Initiation and Continuation of Preventive Therapies Post-CAC Scan
Nonzero coronary artery calcium (CAC) scores significantly increase the likelihood of patients starting or continuing pharmacological and lifestyle therapies to prevent cardiovascular disease, according to a systematic review and meta-analysis published August 7 in JACC: Cardiovascular Imaging.
Ankur Gupta, MD, PhD, et al., searched the medical literature using PubMed, EMBASE (Excerpta Medica Database), Web of Science, Cochrane CENTRAL (Central Register of Controlled Trials), ClinicalTrials.gov and the International Clinical Trials Registry Platform to evaluate the association of CAC scores with downstream interventions.
After reviewing 6,256 citations and 54 full-text papers, a total of six studies from 2006 to 2011 met the researchers' eligibility criteria. Majority of the studies included were observational. The combined population included 11,256 patients, whose mean age ranged from 43-65 years and whose mean follow-up time ranged from 1.6-6 years. "All studies examined populations that were predominantly Caucasian except for the MESA study, which was multiethnic in nature," write the authors.
Regarding pharmacological therapies, the researchers found a two- to three-fold increase in the odds of aspirin initiation (ASA), lipid-lowering medication (LLM) initiation and blood pressure-lowering medication (BPLM) initiation. A two-fold increase in LLM continuation was also found for patients with nonzero CAC scores; however, no significant difference was found for those continuing ASA or BPLM.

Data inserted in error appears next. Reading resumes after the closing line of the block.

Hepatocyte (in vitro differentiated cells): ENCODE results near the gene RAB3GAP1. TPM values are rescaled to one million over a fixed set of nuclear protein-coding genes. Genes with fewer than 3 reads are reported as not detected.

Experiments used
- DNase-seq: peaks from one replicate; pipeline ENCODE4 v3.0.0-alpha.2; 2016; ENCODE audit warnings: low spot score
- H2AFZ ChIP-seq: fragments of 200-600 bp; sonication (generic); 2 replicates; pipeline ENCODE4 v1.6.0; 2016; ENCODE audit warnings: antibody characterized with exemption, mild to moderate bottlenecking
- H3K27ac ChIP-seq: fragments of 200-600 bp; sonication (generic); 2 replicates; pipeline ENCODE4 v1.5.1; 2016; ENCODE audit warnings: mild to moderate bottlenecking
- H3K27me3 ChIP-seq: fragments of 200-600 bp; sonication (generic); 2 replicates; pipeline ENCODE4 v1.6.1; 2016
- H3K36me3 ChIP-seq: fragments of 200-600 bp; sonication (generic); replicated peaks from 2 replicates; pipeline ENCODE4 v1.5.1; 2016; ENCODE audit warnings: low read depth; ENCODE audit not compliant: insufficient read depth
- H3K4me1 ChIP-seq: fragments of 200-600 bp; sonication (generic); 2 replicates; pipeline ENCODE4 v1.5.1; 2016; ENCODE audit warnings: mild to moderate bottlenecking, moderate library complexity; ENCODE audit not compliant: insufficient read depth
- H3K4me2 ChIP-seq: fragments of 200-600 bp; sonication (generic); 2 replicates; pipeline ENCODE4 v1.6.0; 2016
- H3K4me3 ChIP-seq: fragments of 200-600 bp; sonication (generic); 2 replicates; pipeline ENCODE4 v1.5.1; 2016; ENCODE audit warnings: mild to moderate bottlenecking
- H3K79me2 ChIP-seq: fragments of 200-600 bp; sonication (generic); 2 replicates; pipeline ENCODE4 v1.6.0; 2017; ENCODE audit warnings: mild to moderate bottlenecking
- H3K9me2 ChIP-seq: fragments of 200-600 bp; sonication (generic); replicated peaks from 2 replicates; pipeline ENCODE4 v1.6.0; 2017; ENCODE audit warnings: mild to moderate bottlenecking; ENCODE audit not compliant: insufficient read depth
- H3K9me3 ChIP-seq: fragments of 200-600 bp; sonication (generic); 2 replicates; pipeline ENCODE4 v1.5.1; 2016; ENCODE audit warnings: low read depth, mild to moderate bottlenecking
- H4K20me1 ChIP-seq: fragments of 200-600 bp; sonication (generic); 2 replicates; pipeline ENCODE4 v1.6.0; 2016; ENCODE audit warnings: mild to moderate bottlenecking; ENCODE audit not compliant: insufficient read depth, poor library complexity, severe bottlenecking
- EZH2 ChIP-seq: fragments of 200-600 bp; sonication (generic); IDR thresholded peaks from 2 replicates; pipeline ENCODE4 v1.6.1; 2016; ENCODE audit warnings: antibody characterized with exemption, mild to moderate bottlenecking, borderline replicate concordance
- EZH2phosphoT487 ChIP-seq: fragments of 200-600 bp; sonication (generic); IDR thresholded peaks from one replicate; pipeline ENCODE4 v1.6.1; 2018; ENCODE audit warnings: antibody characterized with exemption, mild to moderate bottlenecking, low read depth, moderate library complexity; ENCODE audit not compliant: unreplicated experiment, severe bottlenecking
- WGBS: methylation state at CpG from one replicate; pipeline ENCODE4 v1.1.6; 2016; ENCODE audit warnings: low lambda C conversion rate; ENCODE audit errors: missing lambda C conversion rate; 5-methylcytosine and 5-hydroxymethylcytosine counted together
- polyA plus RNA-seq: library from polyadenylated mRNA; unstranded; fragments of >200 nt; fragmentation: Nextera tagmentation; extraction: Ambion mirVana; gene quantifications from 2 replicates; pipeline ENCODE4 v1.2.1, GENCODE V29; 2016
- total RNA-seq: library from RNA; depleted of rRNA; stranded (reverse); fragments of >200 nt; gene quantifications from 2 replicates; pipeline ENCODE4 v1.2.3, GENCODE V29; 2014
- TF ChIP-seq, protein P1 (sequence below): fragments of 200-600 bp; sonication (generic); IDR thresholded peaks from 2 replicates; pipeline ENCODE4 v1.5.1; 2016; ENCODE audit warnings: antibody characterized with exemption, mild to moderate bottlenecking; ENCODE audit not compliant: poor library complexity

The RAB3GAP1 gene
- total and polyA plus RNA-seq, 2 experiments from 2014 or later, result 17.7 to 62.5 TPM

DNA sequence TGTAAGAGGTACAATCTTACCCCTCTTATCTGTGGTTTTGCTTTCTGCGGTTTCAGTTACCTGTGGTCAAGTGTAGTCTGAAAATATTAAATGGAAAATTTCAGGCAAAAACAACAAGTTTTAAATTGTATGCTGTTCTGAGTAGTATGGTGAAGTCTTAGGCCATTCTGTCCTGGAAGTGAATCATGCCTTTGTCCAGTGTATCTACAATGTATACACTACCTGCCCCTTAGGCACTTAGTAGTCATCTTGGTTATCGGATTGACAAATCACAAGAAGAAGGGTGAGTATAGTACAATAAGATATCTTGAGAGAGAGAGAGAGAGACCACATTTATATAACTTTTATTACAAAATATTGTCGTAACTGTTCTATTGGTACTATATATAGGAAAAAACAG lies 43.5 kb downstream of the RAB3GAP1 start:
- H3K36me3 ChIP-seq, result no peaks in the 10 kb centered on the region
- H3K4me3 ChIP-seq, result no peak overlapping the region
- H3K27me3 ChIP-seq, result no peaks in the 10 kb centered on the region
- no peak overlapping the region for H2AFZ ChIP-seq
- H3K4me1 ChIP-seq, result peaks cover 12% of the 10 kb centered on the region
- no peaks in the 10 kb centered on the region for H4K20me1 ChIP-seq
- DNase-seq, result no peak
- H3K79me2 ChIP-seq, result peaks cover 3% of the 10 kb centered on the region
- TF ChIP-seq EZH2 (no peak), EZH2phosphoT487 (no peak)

Similar results were noted for CAC scores and lifestyle therapies. Researchers uncovered a two-fold increase in the odds of implementing increased exercise activity or dietary changes in patients with a nonzero CAC score. Additionally, the few studies that included a weight or smoking status did not show an association between CAC detection and smoking cessation or weight loss.
While the identification of coronary atherosclerosis by CAC scans increases the likelihood of preventive therapies, the authors underline that the "association of calcified coronary plaque with the downstream use of preventative therapies … does not, in itself, imply causation."
In an editorial comment, David J. Maron, MD, FACC, noted some important limitations to the study, including whether the patient, family member, health care provider or a combination of decision makers trigger the changes, what method of presentation of CAC scan results is most effective for commencing or continuing preventive therapies, whether previously described changes result in a decrease in cardiovascular events for this population, and more.
"The next big step is to learn from a randomized controlled trial if atherosclerotic cardiovascular disease outcomes are reduced in asymptomatic individuals who are found to have CAC and subsequently undergo preventative therapy," he wrote. "Then we can determine the value of incorporating CAC testing into routine screening for CAD risk factors."
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